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Old February 14 2013, 08:27 PM   #21
Re: 22nd Romulan Cloaking

Actually, TOS and TNG episodes suggest that 23rd and 24th cloaks work on different principles than the holographic camouflage I'm suggesting.
I'm curious - what in TOS or TNG suggests this?

Also, I may be splitting hairs, but an argument could be made that what I'm suggesting doesn't actually contradict Spock because the ships and mines aren't really invisible they're merely blending in with their surroundings.
But again the underlying problem is that Spock universally and categorically declares the inability to see the enemy ship a novelty. Techniques don't feature in this - only the end results do.

Which makes Spock's insistence all the odder, because camouflage is the oldest dirty trick in the book: a degree of invisibility should be an ever-present aspect of all combat, in the 23rd century just as much as in the 20th, the 8th, or the 24th. What Spock confronts in "Balance of Terror" is just a degree of invisibility anyway, as his sensors can still track the movements of the enemy ship. He seems strangely fixated on the relevance of perfect optical camouflage and the absence of such a thing from preceding history.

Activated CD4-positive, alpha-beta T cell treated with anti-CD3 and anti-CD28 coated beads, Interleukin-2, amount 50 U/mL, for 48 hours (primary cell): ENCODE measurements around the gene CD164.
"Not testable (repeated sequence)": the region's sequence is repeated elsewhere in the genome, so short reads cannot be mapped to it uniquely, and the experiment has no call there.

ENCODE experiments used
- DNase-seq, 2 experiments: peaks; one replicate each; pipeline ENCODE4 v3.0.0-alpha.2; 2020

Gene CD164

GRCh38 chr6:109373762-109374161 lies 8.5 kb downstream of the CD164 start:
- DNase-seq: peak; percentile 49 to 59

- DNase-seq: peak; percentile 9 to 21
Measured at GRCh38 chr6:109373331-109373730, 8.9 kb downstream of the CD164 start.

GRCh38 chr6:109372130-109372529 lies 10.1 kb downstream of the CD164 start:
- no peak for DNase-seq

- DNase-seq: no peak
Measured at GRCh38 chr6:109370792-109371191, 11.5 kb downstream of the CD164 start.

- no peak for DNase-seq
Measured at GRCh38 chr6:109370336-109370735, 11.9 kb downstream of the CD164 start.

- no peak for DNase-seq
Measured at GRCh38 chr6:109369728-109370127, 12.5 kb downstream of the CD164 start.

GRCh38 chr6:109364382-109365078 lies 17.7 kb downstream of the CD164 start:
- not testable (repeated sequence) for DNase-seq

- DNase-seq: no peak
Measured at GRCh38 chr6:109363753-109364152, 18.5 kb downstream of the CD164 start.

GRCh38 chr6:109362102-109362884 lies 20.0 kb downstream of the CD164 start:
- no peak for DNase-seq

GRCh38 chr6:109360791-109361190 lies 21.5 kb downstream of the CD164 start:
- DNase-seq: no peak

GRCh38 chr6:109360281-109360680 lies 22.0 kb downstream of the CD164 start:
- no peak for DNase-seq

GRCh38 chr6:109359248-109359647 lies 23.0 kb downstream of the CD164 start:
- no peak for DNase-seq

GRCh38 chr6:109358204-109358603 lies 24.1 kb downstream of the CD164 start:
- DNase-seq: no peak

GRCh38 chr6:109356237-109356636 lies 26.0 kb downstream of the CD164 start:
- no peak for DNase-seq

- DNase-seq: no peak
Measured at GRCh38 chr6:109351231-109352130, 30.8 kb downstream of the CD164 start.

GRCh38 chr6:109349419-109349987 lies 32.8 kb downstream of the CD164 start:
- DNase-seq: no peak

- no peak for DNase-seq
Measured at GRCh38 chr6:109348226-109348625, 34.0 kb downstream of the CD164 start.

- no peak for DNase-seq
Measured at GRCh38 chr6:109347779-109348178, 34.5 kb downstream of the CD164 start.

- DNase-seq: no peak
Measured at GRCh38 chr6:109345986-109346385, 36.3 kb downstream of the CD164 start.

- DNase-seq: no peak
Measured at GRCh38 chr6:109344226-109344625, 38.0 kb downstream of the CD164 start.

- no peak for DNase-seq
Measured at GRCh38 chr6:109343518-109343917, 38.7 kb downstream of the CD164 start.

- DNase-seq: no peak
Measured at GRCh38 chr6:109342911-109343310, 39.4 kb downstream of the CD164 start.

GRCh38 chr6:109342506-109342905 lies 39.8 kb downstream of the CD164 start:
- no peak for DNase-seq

They never actually used the Bird of Prey cloak for anything useful in the show. The lines "a ship is approaching" and "they are moving off" could have sufficed for both incidence of use.
Agreed on this and the other arguments on "Minefield". But in the greater scope of things, invisibility should be quite familiar to space adventurers in all centuries: surely the older cultures would have invented it even in eras where the younger hero or villain cultures struggle with basic things like warp drive, shields or tractor beams. Saying that invisibility is new in the 2260s is, well, like saying that visual communications were only invented two weeks before "Where No Man Has Gone Before". Which is how "Balance of Terror" could also be read, although this probably wasn't the writer's intention at all.

Timo Saloniemi
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